Four dollars a gallon. That price has loomed large for consumers and economists all year, representing an inflection point beyond which Americans (both corporate citizens and the regular kind) might actually begin to change their behavior when it comes to the consumption of gasoline.
In our cover story, “The Price of Gas,” Senior Editor Kim S. Nash explores how oil companies arrive at that figure. It’s not easy. Or simple. With so many variable factors going into the determination—not just the price of crude, taxes, refining costs, distribution, marketing…but also things like geopolitical unrest and natural disasters—oil men and women need powerful tools to figure out how to ensure the greatest profit.
“Data drives what we do,” says Gary Lensing, VP and CIO for global exploration and production at Hess. There is no shortage of data points, writes Nash; but to get value, oil company execs need to interpret what all that data means. “It’s about filtering rather than finding a piece of information,” says David Knapp, a senior editor at the Energy Intelligence Group. “Understanding what this whole pile of stuff can do for you is the key.” Increasingly, sophisticated business intelligence tools provide that filtering and interpretation.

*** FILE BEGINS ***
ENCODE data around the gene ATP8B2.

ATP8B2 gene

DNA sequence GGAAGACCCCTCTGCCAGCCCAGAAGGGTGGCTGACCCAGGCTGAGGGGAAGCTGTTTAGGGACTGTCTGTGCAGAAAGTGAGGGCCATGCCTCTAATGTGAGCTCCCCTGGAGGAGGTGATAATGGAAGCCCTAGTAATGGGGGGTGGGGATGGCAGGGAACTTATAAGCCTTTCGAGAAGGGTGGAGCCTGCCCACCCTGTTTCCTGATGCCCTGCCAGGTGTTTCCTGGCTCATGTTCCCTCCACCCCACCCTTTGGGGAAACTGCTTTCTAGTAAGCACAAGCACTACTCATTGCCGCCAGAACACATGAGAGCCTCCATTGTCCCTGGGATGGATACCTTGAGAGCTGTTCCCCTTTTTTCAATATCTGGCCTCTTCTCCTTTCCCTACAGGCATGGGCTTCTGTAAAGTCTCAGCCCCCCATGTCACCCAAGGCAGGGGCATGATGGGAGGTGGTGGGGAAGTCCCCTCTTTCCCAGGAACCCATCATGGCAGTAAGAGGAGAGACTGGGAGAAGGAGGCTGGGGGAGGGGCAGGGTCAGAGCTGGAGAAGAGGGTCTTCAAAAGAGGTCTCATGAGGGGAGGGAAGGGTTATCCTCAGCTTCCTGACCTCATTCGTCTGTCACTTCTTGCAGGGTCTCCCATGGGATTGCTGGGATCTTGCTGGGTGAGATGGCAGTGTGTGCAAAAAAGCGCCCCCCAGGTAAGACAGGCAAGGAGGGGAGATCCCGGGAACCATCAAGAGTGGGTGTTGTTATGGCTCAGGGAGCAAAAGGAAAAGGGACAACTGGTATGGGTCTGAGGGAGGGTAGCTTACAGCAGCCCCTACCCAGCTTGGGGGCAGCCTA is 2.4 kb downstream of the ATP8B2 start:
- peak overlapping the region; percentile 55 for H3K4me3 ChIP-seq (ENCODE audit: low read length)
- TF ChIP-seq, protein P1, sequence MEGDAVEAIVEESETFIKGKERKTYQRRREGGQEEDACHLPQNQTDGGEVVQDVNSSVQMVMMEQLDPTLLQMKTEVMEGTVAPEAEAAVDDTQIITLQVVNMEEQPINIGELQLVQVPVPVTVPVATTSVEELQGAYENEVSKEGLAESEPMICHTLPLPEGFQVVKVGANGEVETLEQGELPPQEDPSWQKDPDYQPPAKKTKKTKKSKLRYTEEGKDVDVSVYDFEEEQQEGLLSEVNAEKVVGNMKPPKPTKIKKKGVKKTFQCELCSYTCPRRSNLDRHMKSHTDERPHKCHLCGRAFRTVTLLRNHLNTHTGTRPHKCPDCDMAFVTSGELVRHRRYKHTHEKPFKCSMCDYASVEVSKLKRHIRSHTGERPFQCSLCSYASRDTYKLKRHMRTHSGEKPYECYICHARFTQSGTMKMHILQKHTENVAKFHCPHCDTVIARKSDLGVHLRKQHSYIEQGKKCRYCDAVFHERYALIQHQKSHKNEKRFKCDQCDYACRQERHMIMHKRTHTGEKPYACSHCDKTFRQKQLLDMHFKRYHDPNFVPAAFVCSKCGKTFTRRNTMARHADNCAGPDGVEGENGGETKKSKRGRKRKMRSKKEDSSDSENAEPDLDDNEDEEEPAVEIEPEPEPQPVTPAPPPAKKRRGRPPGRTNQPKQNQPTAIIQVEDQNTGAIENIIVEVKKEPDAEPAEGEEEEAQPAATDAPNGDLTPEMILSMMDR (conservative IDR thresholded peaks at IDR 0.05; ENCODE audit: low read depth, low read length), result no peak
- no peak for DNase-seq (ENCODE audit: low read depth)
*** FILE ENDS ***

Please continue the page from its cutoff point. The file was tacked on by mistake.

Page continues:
Given the impact that the rising cost of fuel is having on just about everything that requires transport—or power or energy of any kind—we the citizens (corporate and otherwise) could use our own set of BI tools to start managing our expenses and pricing going forward.
Smart companies will certainly do so, and they’ll use the insight to cut out excessive costs. Energy efficiency is of growing interest to all types of businesses, but as anyone who has looked at “green” technology solutions will tell you, you have to spend money to save money. In a technology priority survey we conducted earlier this year, green (or energy-efficient) IT stood out as the second least-invested-in technology set, with only 12 percent either implementing or upgrading. At the same time, however, a full 47 percent either had it on their radar (casual interest) or were actively researching. I guarantee, if energy prices keep going up, those companies are going to move quickly into investment mode in the years ahead.
And as we all get more energy efficient, that will be just one more factor for the oil companies to take into account.